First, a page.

It has been a busy year and we have been diving nearly every week to keep up with all the projects in the lab. Last week we dove Sulphur Springs to exchange some instrumentation that had been in the spring conduit since November and to get some much needed samples. This week we went back to Hospital Hole. For the first dive we dropped a bucket of cement as a weight tied to a line that connected to a surface buoy. You can see the buoy in the photo below. It immediately attracted all the manatees. Bobby and Dr Garey went down the line, measuring the distance from the line to the wall using a hand held underwater sonar device. We determined that the hole is about 50 ft across at the top, and about 130 ft across at the bottom. We removed the bucket and buoy at the end of the dive. On a second dive, we did some exploratory diving, documenting many of the smaller vents and odd patches of biofilm. It was a cold day and Madison did a great job providing boat support.
We went to Hospital Hole to collect samples for Madison's project. It took all day as Roger's Park is still closed and we had to launch the boat at an alternate site several miles down river. Bobby and Dr. Garey did three dives, collecting water, biofilm and sediment samples from a number of locations at depths of 40-130 feet deep. Madison did boat support and took care of all the samples. The manatees were in full force. In the winter they leave the chilly water of the Gulf of Mexico and come up the spring-fed rivers where the water is always 74 degrees F. Usually in the winter there are several families of manatees present around Hospital Hole. Back at the lab, everyone had a very late night doing all the water chemistry measurements.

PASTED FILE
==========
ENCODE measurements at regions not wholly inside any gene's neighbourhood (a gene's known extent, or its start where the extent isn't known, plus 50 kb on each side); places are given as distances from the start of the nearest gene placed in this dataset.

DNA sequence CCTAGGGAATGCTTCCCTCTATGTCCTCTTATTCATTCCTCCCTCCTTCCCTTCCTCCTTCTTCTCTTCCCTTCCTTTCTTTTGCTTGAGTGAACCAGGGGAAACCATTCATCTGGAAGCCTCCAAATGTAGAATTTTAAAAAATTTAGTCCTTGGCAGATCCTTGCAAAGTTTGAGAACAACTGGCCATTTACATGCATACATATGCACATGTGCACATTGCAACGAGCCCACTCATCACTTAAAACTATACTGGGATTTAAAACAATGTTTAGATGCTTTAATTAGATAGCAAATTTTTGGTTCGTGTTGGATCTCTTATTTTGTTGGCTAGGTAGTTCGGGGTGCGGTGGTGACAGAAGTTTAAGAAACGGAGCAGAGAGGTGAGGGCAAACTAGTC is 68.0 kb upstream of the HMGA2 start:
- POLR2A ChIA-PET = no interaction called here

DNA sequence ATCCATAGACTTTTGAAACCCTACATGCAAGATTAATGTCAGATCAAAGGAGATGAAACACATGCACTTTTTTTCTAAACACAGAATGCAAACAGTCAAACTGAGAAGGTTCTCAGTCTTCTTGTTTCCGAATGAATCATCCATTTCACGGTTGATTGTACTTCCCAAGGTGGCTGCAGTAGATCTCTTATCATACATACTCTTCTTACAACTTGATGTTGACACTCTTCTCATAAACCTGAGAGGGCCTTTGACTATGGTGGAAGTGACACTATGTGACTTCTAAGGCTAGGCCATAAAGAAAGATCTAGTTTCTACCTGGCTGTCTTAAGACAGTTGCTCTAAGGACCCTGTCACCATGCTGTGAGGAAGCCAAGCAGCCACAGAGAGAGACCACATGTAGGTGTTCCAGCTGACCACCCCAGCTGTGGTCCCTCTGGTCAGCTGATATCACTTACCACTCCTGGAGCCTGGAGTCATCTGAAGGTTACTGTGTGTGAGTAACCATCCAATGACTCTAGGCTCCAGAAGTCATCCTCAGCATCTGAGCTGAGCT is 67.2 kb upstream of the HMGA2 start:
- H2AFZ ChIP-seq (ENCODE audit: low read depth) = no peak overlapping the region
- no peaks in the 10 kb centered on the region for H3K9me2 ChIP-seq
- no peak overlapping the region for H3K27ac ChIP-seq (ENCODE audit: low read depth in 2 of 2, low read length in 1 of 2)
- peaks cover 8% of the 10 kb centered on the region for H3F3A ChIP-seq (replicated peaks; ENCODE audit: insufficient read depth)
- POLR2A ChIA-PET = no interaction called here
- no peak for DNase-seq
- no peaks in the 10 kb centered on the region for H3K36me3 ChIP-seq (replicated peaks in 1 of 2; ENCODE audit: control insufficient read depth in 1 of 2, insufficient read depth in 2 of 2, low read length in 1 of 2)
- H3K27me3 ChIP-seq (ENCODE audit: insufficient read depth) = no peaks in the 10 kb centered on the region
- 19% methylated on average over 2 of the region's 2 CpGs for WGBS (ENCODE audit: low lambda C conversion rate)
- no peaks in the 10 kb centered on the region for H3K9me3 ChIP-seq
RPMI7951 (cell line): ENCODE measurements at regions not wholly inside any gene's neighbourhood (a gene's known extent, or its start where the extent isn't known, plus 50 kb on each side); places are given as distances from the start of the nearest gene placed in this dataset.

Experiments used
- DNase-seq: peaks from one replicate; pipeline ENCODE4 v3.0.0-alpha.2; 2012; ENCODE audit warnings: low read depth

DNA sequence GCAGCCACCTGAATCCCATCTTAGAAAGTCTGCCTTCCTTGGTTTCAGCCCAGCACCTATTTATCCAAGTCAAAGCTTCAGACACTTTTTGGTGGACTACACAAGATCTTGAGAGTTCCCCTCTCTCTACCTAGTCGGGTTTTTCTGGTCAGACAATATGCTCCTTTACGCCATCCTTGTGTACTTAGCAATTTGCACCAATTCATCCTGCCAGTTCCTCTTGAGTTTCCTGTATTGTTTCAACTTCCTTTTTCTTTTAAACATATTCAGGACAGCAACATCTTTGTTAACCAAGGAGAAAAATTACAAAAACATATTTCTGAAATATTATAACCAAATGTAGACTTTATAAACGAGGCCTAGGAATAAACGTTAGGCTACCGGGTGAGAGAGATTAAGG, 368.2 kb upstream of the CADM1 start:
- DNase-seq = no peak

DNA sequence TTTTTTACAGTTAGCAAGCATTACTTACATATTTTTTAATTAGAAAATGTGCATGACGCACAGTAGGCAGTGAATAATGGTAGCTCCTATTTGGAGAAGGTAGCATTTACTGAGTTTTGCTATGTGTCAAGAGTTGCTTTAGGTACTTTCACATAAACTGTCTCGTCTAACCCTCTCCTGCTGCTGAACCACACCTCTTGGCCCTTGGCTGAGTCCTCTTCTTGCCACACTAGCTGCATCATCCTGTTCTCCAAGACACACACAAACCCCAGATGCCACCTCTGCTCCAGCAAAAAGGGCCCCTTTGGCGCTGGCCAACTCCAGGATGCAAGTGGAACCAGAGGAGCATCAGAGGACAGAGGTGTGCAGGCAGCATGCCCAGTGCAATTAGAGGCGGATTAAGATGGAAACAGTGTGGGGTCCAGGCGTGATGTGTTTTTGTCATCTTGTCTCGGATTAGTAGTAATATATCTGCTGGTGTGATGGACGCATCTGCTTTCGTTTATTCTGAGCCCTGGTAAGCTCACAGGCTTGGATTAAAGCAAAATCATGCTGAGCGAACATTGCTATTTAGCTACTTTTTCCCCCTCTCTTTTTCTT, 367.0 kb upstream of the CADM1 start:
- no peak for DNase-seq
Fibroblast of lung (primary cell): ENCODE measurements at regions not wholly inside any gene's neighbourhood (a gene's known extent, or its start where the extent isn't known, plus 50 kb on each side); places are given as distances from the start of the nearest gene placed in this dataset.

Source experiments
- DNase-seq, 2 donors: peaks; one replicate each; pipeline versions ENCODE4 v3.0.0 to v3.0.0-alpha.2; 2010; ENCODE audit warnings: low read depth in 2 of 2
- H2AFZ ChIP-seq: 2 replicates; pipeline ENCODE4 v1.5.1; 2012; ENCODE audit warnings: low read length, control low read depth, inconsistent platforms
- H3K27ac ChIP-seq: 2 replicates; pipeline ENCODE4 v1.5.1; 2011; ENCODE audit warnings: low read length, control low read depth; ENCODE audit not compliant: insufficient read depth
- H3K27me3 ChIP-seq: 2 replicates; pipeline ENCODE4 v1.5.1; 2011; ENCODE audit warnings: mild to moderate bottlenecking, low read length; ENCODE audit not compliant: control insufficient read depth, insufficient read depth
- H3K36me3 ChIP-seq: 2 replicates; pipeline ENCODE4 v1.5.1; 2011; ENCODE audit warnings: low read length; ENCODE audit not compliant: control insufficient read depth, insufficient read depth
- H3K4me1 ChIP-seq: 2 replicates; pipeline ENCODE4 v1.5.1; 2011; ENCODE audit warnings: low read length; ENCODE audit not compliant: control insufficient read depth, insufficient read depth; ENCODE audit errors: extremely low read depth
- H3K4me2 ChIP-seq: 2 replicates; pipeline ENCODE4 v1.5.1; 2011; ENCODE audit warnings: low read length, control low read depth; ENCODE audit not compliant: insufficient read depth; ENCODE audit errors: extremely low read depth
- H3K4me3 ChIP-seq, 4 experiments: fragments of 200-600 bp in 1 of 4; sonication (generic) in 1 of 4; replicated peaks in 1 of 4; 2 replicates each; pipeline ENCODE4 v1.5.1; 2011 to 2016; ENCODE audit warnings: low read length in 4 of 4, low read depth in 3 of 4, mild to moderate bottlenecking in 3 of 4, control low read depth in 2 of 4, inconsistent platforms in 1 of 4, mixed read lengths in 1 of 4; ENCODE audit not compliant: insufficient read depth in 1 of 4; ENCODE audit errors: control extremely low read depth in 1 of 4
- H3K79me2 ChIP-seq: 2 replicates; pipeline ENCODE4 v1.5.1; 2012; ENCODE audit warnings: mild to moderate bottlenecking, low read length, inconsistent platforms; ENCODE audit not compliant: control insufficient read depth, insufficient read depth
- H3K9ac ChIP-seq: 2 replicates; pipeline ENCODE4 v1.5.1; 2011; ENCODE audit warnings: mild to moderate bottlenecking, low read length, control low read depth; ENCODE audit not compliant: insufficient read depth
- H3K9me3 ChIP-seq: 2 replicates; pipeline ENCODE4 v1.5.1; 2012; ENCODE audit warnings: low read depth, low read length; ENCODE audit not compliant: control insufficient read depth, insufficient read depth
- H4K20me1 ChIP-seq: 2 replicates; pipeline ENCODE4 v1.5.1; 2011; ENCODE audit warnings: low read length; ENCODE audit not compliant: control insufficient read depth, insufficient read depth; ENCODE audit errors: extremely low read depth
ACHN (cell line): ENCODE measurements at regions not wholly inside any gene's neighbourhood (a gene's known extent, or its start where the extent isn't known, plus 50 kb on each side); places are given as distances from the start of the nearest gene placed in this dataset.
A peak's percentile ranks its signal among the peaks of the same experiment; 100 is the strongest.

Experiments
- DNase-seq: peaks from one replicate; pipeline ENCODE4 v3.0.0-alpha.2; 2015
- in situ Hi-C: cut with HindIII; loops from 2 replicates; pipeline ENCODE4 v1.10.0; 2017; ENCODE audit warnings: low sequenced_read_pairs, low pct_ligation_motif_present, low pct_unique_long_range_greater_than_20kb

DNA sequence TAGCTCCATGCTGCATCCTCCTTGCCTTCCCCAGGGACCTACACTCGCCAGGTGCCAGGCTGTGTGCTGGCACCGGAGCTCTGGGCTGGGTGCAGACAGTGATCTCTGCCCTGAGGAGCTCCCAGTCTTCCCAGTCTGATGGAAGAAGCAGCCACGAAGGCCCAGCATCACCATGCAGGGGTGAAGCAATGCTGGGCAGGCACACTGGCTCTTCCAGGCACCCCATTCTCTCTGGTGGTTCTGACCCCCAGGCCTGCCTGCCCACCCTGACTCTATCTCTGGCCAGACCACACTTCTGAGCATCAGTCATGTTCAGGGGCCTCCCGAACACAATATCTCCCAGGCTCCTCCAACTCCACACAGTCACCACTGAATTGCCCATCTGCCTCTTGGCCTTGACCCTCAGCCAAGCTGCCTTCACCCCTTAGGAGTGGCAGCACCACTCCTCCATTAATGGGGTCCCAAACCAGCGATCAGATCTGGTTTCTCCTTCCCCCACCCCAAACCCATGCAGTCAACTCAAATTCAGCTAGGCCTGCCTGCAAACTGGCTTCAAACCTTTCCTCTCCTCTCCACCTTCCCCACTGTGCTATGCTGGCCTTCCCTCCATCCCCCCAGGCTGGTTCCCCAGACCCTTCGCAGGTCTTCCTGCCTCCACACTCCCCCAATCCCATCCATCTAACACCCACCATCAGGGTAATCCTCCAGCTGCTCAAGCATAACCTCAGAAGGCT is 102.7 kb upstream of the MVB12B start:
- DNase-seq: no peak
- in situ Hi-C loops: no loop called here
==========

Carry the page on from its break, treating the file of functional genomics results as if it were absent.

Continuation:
Our last dive of the calendar year was to Jewfish Sink, a deep sinkhole located about a km offshore, just south of Aripeka, FL. We left the lab around 9 AM and arrived at the Aripeka boat ramp at about 10:30. The tide was low so we had to be careful maneuvering out the channel. It was slightly foggy at first and we saw a terrific fog bow just after we left the ramp. It became a beautiful day with glassy smooth water and we saw a couple of sea turtles and some small bonnet head sharks along the way. We anchored at the hole and Bobby and Dr. Garey suited up with Vickie doing boat support. Gulf water was 65 degrees F and. the air temperature was about 75 so a bit chilly for us Floridians. The first dive was along the wall down to the anaerobic zone where we collected water and biofilm samples at about 110 ft. The hole is about 18 ft across at the surface but gradually widens to about 200 ft wide, so the divers had to swim back under the overhead as they headed toward the wall. After a bit of decompression and a good surface interval, the second dive followed a line we had left on an earlier dive. This line terminates on the debris mound at about 160 ft where we collected sediment for Madison's experiments. At that depth there is no light, no oxygen and a lot of hydrogen sulfide. All went well and we had a great trip back to the dock, and again, a long night processing samples.